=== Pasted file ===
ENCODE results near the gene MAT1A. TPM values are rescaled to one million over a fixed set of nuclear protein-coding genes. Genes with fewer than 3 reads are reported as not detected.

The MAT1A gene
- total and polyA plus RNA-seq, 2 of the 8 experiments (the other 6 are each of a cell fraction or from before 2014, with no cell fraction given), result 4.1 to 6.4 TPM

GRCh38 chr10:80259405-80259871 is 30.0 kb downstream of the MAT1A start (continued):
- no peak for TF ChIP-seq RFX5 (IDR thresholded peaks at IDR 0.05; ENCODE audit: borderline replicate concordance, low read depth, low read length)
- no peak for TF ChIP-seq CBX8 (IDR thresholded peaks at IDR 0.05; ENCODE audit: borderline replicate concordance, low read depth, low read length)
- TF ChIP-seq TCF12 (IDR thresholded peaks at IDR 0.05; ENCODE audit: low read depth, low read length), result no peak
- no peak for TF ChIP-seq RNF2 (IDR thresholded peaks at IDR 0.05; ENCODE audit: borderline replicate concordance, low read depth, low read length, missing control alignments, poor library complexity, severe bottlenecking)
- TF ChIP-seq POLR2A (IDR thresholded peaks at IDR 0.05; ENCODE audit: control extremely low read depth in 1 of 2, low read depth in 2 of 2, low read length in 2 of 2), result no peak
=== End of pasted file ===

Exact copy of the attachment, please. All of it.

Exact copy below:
ENCODE results near the gene MAT1A. TPM values are rescaled to one million over a fixed set of nuclear protein-coding genes. Genes with fewer than 3 reads are reported as not detected.

The MAT1A gene
- total and polyA plus RNA-seq, 2 of the 8 experiments (the other 6 are each of a cell fraction or from before 2014, with no cell fraction given), result 4.1 to 6.4 TPM

GRCh38 chr10:80259405-80259871 is 30.0 kb downstream of the MAT1A start (continued):
- no peak for TF ChIP-seq RFX5 (IDR thresholded peaks at IDR 0.05; ENCODE audit: borderline replicate concordance, low read depth, low read length)
- no peak for TF ChIP-seq CBX8 (IDR thresholded peaks at IDR 0.05; ENCODE audit: borderline replicate concordance, low read depth, low read length)
- TF ChIP-seq TCF12 (IDR thresholded peaks at IDR 0.05; ENCODE audit: low read depth, low read length), result no peak
- no peak for TF ChIP-seq RNF2 (IDR thresholded peaks at IDR 0.05; ENCODE audit: borderline replicate concordance, low read depth, low read length, missing control alignments, poor library complexity, severe bottlenecking)
- TF ChIP-seq POLR2A (IDR thresholded peaks at IDR 0.05; ENCODE audit: control extremely low read depth in 1 of 2, low read depth in 2 of 2, low read length in 2 of 2), result no peak